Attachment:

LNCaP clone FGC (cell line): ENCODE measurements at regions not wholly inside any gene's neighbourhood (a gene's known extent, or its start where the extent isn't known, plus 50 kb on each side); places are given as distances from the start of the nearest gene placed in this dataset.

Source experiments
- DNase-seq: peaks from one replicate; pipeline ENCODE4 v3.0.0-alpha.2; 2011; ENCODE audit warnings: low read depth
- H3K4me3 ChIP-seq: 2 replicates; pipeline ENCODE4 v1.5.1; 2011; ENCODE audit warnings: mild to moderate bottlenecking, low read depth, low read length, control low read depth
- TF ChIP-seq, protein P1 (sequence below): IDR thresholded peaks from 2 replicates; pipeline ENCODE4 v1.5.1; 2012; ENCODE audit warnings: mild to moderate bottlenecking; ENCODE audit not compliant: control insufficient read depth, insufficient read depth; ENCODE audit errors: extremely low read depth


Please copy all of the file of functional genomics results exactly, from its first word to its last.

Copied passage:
LNCaP clone FGC (cell line): ENCODE measurements at regions not wholly inside any gene's neighbourhood (a gene's known extent, or its start where the extent isn't known, plus 50 kb on each side); places are given as distances from the start of the nearest gene placed in this dataset.

Source experiments
- DNase-seq: peaks from one replicate; pipeline ENCODE4 v3.0.0-alpha.2; 2011; ENCODE audit warnings: low read depth
- H3K4me3 ChIP-seq: 2 replicates; pipeline ENCODE4 v1.5.1; 2011; ENCODE audit warnings: mild to moderate bottlenecking, low read depth, low read length, control low read depth
- TF ChIP-seq, protein P1 (sequence below): IDR thresholded peaks from 2 replicates; pipeline ENCODE4 v1.5.1; 2012; ENCODE audit warnings: mild to moderate bottlenecking; ENCODE audit not compliant: control insufficient read depth, insufficient read depth; ENCODE audit errors: extremely low read depth